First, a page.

Hoping to clear up the confusion over the "fair use" of digital materials in teaching and learning, a panel of university professors has developed a "Code of Best Practices in Fair Use for Media Literacy Education."
The document clarifies how fair use applies to the most common situations where media-literacy educators make use of copyrighted materials in their work. It offers guidance for instructors so they can make informed fair-use judgments.
The guidance comes as research suggests educators are shying away from using digital materials in their classrooms, fearing they could be sued for copyright violation (see "Fair-use confusion threatens media literacy").
Created though a partnership among the Media Education Lab at Temple University, the Center for Social Media at American University (AU), and AU’s Washington College of Law, with funding from the MacArthur Foundation, the code identifies five principles of consensus about acceptable practices for the fair use of copyrighted materials, wherever and however it occurs: in K-12 schools, higher-education institutions, nonprofit groups that offer media-education programs for children and youth, and adult-education programs.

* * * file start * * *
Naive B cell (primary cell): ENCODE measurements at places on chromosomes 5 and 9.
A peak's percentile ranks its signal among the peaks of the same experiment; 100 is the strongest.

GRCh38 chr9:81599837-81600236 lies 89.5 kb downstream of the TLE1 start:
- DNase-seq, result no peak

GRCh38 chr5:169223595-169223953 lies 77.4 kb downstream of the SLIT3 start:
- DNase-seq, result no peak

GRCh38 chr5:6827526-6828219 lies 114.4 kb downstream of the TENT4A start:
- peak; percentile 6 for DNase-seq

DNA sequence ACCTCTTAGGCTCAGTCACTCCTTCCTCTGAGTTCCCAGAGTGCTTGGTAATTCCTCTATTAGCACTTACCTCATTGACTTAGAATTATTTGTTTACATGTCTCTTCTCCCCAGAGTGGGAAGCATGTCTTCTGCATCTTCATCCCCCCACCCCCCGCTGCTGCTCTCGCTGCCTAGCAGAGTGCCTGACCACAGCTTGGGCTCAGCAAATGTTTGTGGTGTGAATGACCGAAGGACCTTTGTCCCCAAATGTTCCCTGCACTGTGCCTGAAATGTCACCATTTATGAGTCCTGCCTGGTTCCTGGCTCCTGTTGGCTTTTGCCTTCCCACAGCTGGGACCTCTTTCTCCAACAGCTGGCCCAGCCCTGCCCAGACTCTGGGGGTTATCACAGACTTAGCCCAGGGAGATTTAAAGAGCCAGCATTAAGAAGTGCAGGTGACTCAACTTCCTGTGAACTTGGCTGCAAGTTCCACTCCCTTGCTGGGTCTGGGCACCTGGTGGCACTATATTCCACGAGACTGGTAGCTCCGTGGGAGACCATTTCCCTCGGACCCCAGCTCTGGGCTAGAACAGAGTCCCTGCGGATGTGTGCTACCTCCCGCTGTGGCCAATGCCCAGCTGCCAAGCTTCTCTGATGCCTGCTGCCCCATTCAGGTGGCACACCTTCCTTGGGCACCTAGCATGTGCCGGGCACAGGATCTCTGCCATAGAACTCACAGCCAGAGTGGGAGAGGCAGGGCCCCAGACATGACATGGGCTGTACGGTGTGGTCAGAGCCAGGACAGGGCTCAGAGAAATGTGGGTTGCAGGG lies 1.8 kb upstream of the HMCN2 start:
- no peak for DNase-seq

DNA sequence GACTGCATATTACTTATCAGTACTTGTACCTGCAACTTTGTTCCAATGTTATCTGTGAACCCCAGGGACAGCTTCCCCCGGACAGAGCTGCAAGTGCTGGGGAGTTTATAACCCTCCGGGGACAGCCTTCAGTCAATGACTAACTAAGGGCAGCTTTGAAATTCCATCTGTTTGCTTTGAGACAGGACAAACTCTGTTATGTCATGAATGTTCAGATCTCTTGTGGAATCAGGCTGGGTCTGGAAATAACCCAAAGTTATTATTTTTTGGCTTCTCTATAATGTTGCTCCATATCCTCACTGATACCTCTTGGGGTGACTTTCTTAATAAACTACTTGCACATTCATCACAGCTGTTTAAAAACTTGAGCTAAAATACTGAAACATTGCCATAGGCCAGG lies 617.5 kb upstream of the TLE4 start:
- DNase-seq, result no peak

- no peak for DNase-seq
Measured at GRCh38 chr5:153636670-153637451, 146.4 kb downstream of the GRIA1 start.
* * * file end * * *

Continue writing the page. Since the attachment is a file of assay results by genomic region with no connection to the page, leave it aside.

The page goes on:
The code is the result of a series of meetings with more than 150 members of leading educational associations, including the National Association for Media Literacy Education and the National Council of Teachers of English. Profs. Renee Hobbs of Temple’s Media Education Lab, Peter Jazzi of the Washington College of Law’s Program on Information Justice and Intellectual Property, and Patricia Aufderheide of the Center for Social Media coordinated the effort.